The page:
It was one of the bedrock sales pitches for the Affordable Care Act: "If you like your health care plan, you will be able to keep your health care plan. Period." President Obama made variations of this pledge to Congress, a leading medical organization and town hall audiences across the country as he sought to reassure Americans that the largest overhaul of the health care system in 50 years would not force them to give up their existing insurance.
So much for guarantees. More than three years after Obamacare became law, little is working as planned. The federal website where people can shop for private coverage and register for subsidies has been a glitch-prone disaster since its Oct. 1 launch. Health and Human Services Secretary Kathleen Sebelius, the official in charge of its rollout, apologized before Congress on Oct. 30 for what she called "this debacle." As for the President's claim about keeping your old insurance under Obamacare--well, there is some fine print.
This fall, millions of Americans who buy health coverage independently are opening their mailboxes to find letters canceling their insurance policies because the plans don't comply with the health law's new coverage rules. While the cancellations may be a shock to those who took Obama's promise at face value, they are also exactly what the law intended.
The reason is that Obama didn't just want to make health-insurance plans more widely available. He wanted to make them better too. Many policies previously bought and sold in the individual insurance market lacked coverage for basic medical services, including hospitalization and maternity care. Some limited how much insurers would pay out every year, leaving people one illness away from financial ruin. (Three-quarters of Americans who declared bankruptcy due to medical bills in 2007 had health insurance.) Other plans wouldn't accept anyone with a pre-existing condition. But about 15 million Americans without government- or employer-sponsored insurance bought those policies anyway, partly on the belief that some coverage is better than none at all.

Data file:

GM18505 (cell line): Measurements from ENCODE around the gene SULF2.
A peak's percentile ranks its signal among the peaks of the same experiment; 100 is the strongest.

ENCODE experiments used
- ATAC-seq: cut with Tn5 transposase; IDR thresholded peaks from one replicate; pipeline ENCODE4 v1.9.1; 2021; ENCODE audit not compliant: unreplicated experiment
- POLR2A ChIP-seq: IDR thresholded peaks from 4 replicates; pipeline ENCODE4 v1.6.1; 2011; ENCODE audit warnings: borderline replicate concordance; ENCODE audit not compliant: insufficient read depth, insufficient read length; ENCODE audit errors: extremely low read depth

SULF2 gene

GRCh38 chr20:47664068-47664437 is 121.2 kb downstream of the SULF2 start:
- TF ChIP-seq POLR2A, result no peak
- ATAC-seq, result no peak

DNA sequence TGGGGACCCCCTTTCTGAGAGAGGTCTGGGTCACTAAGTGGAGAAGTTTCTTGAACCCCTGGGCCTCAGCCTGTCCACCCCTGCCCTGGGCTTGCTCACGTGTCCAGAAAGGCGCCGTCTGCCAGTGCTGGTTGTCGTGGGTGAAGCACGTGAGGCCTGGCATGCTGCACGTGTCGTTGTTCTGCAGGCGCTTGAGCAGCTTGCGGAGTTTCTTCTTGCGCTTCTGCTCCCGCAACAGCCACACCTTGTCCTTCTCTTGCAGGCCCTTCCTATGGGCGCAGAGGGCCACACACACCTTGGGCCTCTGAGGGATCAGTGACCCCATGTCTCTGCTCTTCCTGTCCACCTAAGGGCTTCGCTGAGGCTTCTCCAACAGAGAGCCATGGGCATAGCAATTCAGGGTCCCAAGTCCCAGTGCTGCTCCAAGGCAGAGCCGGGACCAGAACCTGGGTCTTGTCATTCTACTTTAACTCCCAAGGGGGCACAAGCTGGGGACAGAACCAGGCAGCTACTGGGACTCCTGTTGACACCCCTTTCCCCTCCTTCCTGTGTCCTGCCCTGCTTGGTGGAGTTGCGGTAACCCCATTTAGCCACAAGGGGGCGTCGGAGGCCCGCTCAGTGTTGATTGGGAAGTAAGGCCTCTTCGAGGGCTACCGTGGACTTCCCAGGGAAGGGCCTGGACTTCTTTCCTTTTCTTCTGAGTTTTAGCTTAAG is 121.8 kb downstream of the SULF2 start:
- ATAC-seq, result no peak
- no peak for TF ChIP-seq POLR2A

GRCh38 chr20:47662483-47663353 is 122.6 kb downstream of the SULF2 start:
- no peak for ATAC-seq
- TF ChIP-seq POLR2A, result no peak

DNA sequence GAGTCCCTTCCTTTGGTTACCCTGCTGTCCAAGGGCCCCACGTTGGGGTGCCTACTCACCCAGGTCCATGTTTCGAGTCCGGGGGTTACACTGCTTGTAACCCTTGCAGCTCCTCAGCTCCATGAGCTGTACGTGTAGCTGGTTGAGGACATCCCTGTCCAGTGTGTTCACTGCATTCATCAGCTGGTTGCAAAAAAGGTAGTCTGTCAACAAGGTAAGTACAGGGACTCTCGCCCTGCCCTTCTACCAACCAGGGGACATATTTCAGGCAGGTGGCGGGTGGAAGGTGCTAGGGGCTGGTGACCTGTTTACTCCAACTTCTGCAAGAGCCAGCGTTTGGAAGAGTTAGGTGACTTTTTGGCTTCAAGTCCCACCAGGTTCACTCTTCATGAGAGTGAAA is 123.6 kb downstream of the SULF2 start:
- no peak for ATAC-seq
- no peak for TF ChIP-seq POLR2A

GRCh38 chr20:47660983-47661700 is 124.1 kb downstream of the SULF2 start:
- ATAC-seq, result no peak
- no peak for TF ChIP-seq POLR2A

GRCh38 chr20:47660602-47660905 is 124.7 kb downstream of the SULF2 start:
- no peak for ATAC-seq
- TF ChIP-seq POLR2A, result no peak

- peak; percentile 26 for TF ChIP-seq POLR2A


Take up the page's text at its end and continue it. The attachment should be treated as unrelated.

Obamacare effectively eliminated those skimpy plans, forcing insurers to cover many more essential services, without caps on costs or disqualifications for existing ailments. To deal with the increased cost of better coverage, the new law provides federal subsidies to help offset higher prices.
So why did Obama tell the country that his new law would never force anyone to change their health plan? His advisers point to a clear grandfather clause that said any health insurance available at the time of the law's passage would be exempted from the new rules, as long as insurers didn't alter the terms of their coverage. As recently as Oct. 28, Obama adviser Valerie Jarrett was still trumpeting this fact. "No change is required unless insurance companies change existing plans," she said on Twitter.
The problem, of course, is that insurance companies change their policies all the time. And millions were kicked off their plans every year even before the Affordable Care Act. Obama Administration officials knew that normal turnover in the individual market would mean that most old plans would end under the new law. But they never made this clear at the time, a conspicuous failure for an Administration that promised transparency and candor would be paramount.